A week and a half ago, Josephine Stockwell had her first date with Nathan, a guy she had been texting for some time.
The two really hit it off. They both speak Spanish, love romantic comedies and relate to Judaism in similar ways. They wound up talking for two and a half hours.
“I don’t even have the words to describe what that was like because I’ve never had that experience, but we are on the same wavelength more than I ever thought was possible for a partner,” said the 23-year-old graduate student at Northwestern University.
The two now text all the time and have hour-long conversations almost every day.
“I hesitate to say [we’re] in a relationship because it’s only been a few days but we both are very committed to each other,” she said.
The catch: The pair have yet to meet in real life.
As social distancing has become the norm during the pandemic, meeting a stranger for dinner and drinks seems like a distant memory. But that doesn’t mean young Jews aren’t looking for — and finding — romance. While Orthodox Jews who use matchmakers have seen their process go digital for the first time, other Jews who might be more accustomed to online dating have seen pandemic-specific platforms — one is even called CoronaCrush — emerge to match the unusual circumstances.
Stockwell met her beau through MeetJew University Dating, a Facebook group that popped up as colleges began sending students home due to the pandemic and now has more than 38,000 members.
Founder Aaron Raimi had little matchmaking experience prior to starting the group — other than successfully setting up an ex with one of his friends.
But the 23-year-old San Diego resident was inspired after another Facebook group for Jewish college students during quarantine, Zoom University Hillel, became wildly popular. In that group, which emerged to simulate a cornerstone of the collegiate Jewish experience, hanging out at Hillel, students from across the country post memes, jokes and discuss anything from politics to Jewish identity and interfaith dating.
“What popped into my head was there should be a group for dating” specifically, Raimi said.
MeetJew University grew quickly, and Raimi has since added two spinoffs for older age groups (MeetJew University caters to ages 18-26) as well as a group for those looking to make friends. His dating groups now have more than 43,000 members combined.
Besides the fact that he’s cute and he’s Jewish, he’s also a stoner like me, which is important but not a defining characteristic.
There are many ways people can meet others through the group. People can post personals or fill out a 50-question survey that Raimi created to match members. Questions include everything from basics like age and sexual orientation to Jewish affiliation to kosher-keeping habits and music tastes.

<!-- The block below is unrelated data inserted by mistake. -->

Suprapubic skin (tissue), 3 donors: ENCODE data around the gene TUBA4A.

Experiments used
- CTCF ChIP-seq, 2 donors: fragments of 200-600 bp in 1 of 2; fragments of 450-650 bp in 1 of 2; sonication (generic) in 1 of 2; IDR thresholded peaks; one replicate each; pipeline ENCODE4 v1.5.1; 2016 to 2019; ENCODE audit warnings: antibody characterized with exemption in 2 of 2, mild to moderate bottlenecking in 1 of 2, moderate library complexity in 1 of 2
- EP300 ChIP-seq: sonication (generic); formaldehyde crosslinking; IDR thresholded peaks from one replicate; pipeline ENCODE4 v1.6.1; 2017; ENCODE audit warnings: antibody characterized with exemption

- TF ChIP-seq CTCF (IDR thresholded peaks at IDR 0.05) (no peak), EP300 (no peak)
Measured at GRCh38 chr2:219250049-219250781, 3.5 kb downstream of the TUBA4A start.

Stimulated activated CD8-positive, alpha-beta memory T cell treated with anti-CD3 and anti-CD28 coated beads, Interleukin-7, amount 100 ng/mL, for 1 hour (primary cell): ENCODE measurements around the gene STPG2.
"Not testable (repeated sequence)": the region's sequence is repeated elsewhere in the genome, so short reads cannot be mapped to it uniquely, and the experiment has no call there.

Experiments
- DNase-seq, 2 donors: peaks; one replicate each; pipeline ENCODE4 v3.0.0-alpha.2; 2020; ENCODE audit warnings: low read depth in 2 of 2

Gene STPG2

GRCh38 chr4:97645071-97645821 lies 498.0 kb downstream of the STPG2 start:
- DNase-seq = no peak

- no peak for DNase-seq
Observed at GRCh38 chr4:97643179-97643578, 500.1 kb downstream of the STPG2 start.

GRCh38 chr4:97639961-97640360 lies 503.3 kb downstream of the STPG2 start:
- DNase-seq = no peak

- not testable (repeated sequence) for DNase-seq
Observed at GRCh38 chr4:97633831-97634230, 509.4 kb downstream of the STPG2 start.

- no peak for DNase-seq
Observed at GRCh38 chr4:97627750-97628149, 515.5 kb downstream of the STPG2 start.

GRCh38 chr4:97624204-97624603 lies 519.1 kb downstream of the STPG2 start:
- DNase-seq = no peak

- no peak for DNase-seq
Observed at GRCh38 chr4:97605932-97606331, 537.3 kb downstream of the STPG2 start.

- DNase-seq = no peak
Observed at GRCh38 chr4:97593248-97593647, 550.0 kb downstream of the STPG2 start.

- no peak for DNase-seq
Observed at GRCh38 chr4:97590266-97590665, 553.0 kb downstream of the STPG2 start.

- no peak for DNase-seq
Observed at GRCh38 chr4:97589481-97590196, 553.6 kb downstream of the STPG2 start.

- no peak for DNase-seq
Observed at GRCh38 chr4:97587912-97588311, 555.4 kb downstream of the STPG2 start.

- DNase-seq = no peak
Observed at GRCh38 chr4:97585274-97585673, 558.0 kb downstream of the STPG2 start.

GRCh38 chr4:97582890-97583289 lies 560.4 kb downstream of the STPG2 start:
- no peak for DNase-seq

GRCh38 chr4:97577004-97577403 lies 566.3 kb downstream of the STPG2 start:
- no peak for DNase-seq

Jackie Abrams, a 20-year-old college student living in Troy, New York, chatted with 14 people in the group before she met a “really cute” guy through a Zoom chat hosted by one of the group’s members. Though her love interest lives in Canada, about a four-hour drive from her home, the two talk daily and hope to meet up after the quarantine.
“Besides the fact that he’s cute and he’s Jewish, he’s also a stoner like me, which is important but not a defining characteristic. He’s smart, he’s pre-law,” she said.
MeetJew University isn’t the only Facebook group for Jews looking to date during the pandemic. There’s also CoronaCrush, whose membership skews more religious and Israel-based. Cofounder Ian Mark says he and several of his friends decided to start CoronaCrush after seeing Raimi’s group.
“We thought the way they were implementing it, it wasn’t only for Jews and it wasn’t for serious dating,” the 31-year-old Tel Aviv-based entrepreneur said. “It seemed like a lot of college kids posting bikini pictures and stuff like that, so we wanted it to be more wholesome and family values and serious dating-oriented.”
The group now has more than 11,000 members. Mark says the administrators are picky about who gets to join — “people who have mutual friends with us have preference, people who have a lot of friends in the group have preference” — in order to foster a sense of community and accountability.
“When people are in a group where they know a lot of people they’re going to behave a lot better and then it’s going to keep the environment positive and loving,” he said.
Online dating isn’t new, of course. There have been some ups and downs, but overall activity on the Jewish dating app J Swipe has remained the same as pre-pandemic, said founder David Yarus, who added that many people are now for the first time doing video dates since meeting in person isn’t possible.
“What I’m most curious about or interested in is the idea of how comfort in things like video or video first dates and such will change as a result of people experiencing maybe their first time doing a FaceTime date,” Yarus said.
Amanda Doreson, 36, matched with Dan, a fellow Washingtonian, on J Swipe over a month ago. The pair connected after discovering they both like yoga, traveling, museums and have Cavalier King Charles Spaniel dogs.
They have now gone on a number of virtual dates, including checking out an online exhibit about fashion together at the Smithsonian Museum and watching Netflix movies at the same time.
“Over FaceTime, we smile, we blow kisses to each other, we look at each other and we just stare at each other and it’s really fun, but we don’t know,” Doreson said. “Who knows what it will be like in person.”